Bridge Communication Gaps within a Diverse Workforce

While most multicultural employees are fully competent in their jobs, there are times when pronunciation, language and listening gaps impair effective communication. The inability to fully understand communication nuances and speech differences hinders productivity and most certainly, the career mobility of these individuals.

Recently I piloted a public speaking and storytelling event with a culturally-diverse audience.  I screened and coached my strongest American speakers to share a personal anecdote about navigating adversity, including their “lessons learned.”  Each speaker spoke for 5-10 minutes, was energetic and engaging and narrated with clear diction at a comfortable, conversational speaking rate.

As I observed the audience from the sidelines, I was surprised by the furrowed brows and strained expressions.  The speakers’ stories were humanistic, relaxed and authentic. I felt certain, they would be enjoyed and easy to understand. But, that was not the case. The reaction of the majority of the audience who spoke English as a second language, was one of confusion and uncertainty.

This realization caused me to adjust my training. These comprehension “disconnects,” gaps in understanding, had to be addressed. Before individuals could share their perspectives, they needed to form their opinions, and in order to form their opinions, they needed to fully understand the stories the speakers shared. Repetition and explanation were required, even for the most fluent English Second Language speakers. I created groups with the native English speakers as facilitators to recap, retell and explain nuances of phrases and vocabulary that blocked comprehension.

In the intimacy of a small group with a native-American facilitator, the multilingual listeners “got it,” both the narrative content and the focus on expressing their opinion.

Lessons Learned

It only takes one vowel or consonant or a single unfamiliar word or phrase to confuse a listener, and this is especially true when the language being heard is not the listener’s first language.  For example, if file is heard as fire, the response to “Where is the file?”  will be significantly different than if heard as Where is the fire?  Likewise, if a listener doesn’t know the word “bladder,” a nurse saying:  After you empty your bladder, the doctor will come in to see you, may find the patient confused and non-compliant.  If a listener hears sack of potatoes as one long word (sakapataytoes), he or she will have no clear “picture” to attach to the spoken sentence:  He put the baby over his shoulder as if it were a sack of potatoes, and communication will be compromised.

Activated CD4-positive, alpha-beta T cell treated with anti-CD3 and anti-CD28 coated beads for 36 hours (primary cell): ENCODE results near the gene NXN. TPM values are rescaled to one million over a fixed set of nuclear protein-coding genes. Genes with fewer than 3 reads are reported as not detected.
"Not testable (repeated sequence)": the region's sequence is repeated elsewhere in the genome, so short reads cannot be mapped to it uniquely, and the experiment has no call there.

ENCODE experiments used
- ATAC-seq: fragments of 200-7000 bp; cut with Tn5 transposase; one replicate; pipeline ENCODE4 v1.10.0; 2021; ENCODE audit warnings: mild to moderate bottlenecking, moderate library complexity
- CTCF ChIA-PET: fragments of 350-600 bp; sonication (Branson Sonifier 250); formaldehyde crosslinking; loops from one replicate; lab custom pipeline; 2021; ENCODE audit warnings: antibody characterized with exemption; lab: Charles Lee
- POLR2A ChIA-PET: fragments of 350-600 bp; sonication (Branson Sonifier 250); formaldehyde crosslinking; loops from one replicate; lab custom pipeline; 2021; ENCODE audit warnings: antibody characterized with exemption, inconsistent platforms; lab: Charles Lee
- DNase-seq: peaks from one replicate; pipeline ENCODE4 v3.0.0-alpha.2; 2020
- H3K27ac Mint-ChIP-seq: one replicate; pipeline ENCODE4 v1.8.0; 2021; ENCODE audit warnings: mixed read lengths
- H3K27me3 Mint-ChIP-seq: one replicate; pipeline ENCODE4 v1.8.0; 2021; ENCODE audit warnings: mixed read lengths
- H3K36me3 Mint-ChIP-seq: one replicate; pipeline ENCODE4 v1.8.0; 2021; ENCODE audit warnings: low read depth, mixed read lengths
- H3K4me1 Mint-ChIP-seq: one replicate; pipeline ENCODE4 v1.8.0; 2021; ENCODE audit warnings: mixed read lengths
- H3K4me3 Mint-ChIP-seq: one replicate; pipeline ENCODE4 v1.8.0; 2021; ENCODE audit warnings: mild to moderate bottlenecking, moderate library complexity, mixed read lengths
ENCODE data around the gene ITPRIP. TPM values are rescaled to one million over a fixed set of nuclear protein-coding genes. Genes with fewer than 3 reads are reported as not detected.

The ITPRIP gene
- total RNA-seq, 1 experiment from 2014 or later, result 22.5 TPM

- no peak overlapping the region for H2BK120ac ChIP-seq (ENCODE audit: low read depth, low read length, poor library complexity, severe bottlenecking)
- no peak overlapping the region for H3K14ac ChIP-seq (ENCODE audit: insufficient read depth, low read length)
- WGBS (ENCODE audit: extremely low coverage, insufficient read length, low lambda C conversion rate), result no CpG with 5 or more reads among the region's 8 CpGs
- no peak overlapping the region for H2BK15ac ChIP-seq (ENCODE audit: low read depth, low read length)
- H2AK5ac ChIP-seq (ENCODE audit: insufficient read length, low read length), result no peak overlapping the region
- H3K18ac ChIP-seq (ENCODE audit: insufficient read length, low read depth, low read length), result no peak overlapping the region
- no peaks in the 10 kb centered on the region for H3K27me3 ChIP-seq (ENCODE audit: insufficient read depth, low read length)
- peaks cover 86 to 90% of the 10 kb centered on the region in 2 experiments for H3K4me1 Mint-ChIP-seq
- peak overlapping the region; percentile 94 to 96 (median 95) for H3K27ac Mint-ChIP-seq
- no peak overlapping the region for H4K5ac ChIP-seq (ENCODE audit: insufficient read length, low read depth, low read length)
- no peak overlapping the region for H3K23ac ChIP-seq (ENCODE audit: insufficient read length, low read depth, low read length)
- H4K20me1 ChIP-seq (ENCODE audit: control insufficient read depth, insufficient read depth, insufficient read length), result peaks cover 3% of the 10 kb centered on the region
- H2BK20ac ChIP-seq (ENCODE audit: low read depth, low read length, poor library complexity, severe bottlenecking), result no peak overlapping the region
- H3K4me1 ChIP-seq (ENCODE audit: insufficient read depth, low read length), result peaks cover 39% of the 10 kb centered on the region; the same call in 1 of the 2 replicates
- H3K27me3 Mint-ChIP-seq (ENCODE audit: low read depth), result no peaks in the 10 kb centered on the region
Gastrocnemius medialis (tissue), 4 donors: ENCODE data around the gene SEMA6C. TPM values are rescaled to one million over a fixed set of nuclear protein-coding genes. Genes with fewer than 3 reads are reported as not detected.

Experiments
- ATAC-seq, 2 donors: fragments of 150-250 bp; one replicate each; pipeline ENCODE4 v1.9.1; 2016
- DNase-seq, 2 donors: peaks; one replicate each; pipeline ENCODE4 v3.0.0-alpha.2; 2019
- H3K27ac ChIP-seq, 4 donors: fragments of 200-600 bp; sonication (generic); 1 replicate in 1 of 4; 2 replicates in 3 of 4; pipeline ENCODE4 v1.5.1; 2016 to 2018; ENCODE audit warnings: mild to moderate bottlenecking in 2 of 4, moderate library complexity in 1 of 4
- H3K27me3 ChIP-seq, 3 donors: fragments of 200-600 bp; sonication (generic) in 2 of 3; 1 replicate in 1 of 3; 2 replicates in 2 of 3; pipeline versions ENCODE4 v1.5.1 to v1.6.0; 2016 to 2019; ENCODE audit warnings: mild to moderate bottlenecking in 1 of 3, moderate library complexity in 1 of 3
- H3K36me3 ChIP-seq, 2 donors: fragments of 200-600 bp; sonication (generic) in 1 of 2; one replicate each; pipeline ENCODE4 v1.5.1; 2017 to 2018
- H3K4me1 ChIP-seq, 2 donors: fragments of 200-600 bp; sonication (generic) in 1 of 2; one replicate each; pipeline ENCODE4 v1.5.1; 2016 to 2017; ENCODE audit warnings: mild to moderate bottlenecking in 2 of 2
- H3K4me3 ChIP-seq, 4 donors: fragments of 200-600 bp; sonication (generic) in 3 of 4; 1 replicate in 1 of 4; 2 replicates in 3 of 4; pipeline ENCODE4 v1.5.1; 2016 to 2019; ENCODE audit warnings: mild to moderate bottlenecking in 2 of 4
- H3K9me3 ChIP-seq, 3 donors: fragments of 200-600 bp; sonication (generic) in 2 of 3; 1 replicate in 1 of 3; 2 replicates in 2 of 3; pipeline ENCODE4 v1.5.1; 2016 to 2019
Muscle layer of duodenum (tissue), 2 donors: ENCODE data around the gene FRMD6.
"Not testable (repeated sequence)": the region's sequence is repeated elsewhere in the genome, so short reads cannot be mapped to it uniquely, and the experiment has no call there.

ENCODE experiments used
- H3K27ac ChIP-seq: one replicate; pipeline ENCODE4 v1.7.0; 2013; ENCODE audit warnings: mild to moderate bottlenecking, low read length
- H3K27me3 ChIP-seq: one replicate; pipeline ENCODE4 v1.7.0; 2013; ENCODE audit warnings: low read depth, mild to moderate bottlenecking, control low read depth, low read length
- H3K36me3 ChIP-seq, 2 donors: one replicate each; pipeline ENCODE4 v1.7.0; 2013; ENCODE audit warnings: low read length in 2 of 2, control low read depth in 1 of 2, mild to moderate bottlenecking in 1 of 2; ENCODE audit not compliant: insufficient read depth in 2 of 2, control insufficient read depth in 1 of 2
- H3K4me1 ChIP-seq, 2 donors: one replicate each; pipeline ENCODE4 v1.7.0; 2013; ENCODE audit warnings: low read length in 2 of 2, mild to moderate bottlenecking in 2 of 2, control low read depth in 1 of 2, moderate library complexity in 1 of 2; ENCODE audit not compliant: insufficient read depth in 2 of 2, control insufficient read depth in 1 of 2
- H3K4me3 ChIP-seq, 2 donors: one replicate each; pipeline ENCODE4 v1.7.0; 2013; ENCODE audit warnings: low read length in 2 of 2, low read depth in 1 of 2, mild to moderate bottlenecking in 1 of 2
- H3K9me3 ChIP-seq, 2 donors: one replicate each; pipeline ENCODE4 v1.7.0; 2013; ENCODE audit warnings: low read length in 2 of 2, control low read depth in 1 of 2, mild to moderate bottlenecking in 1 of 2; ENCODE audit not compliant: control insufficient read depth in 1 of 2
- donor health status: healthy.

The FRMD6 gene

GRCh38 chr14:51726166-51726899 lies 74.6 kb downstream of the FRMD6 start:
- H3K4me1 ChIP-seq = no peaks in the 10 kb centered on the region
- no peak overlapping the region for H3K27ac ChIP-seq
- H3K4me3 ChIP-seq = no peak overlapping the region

Listening comprehension is a prerequisite for engaged discussion.  It is obviously difficult to share one’s opinion, when unsure of the meaning of what was spoken.  Listening to cross-fire communication at a meeting is a lot more difficult than listening to a book on tape or podcast, or listening to audio exercises on a comprehension test.

As a communication consultant, I am often asked to train multi-cultural professionals to speak up, be more assertive and more self-confident. Human Resource leaders and managers want to understand if their employees are holding back because of gaps in understanding, a lack of proficiency in expressive language, (i.e.  grammar and vocabulary), shyness, introversion or similar personality style, or cultural-communication differences.

Communication specialists add value by making these determinations. They identify the source of these communication disconnects and create and provide individualized coaching and training programs to close those gaps. This supports the multilingual-multicultural professional personally and professionally, adds value to their team and promotes business relationships and business productivity.

4 Points of Connection PLUS is a comprehensive program that trains multicultural professionals to be confident communicators in their roles as presenters, conversationalists and discussion participants. If you have communication concerns about your employees, or if you speak English as a Second Language and feel compromised in your ability to speak up or understand fully, please contact me for a complimentary consultation:  609-799-1400.  Speaking that Connects is dedicated to making a difference and driving excellence.